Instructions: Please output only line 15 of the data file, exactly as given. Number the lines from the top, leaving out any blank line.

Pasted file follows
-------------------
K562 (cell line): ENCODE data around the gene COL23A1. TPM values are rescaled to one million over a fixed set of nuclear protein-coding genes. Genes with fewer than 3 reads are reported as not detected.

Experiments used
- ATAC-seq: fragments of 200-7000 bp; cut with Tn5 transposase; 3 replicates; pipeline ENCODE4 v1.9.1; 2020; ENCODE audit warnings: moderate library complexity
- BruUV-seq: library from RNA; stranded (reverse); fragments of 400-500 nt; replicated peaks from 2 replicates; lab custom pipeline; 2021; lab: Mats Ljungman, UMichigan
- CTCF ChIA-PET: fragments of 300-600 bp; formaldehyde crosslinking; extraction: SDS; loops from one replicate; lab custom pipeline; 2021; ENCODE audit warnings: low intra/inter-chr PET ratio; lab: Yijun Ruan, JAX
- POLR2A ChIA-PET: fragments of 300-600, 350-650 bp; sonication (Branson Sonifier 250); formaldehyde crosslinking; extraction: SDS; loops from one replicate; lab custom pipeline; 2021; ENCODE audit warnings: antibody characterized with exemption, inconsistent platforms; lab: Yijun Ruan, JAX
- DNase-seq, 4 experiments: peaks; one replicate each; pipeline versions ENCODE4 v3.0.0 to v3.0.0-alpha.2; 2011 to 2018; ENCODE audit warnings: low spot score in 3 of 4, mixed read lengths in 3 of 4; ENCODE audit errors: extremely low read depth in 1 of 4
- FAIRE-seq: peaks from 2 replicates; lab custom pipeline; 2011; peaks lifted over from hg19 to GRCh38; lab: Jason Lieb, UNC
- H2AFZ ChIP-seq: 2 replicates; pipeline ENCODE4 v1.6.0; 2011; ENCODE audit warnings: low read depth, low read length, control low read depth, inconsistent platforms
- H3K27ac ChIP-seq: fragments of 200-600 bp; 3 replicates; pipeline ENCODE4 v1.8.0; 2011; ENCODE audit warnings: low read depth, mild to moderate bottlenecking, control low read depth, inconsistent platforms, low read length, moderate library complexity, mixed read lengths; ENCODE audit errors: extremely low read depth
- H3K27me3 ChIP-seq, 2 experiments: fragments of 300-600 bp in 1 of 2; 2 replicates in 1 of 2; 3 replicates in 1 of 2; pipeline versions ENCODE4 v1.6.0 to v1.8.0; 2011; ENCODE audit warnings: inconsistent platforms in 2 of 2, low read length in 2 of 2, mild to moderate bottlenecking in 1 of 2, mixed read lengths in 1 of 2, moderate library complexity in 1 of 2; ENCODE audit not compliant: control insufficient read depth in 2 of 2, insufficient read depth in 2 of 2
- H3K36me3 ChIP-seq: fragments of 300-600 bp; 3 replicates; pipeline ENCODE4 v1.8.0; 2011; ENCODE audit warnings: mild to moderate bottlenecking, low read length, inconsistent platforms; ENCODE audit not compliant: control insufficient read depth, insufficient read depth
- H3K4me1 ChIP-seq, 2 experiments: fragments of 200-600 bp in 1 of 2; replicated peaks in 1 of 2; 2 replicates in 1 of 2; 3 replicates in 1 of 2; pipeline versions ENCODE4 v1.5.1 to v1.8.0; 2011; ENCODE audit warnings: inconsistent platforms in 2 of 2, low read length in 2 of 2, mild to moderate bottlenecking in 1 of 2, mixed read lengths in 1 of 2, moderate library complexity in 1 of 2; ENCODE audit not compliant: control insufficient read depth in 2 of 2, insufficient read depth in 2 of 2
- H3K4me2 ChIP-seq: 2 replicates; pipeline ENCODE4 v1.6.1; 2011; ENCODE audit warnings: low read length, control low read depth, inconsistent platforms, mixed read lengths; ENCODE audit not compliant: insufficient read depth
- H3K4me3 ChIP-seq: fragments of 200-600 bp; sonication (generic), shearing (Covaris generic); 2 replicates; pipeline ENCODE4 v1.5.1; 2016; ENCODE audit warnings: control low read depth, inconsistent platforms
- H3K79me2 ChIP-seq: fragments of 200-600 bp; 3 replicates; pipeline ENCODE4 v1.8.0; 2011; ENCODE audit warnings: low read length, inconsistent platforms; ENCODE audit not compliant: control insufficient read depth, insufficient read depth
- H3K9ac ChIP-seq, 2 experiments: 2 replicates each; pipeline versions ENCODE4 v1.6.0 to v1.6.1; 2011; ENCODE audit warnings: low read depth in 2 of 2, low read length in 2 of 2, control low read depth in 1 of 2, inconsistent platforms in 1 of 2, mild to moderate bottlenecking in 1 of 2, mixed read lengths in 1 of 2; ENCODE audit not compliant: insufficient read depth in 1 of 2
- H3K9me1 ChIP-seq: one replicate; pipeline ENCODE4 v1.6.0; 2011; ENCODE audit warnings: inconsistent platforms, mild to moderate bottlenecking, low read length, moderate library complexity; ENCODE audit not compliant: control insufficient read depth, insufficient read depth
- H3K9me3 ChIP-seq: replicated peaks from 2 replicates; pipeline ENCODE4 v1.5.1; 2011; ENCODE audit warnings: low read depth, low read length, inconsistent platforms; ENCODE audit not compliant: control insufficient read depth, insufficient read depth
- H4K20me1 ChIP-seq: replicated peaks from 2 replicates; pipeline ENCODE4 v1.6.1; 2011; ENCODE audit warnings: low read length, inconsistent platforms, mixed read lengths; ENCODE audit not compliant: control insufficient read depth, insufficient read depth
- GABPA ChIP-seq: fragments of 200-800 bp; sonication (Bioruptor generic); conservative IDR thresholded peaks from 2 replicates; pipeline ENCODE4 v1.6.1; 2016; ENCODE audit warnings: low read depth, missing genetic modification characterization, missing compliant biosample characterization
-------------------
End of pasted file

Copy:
- H3K4me3 ChIP-seq: fragments of 200-600 bp; sonication (generic), shearing (Covaris generic); 2 replicates; pipeline ENCODE4 v1.5.1; 2016; ENCODE audit warnings: control low read depth, inconsistent platforms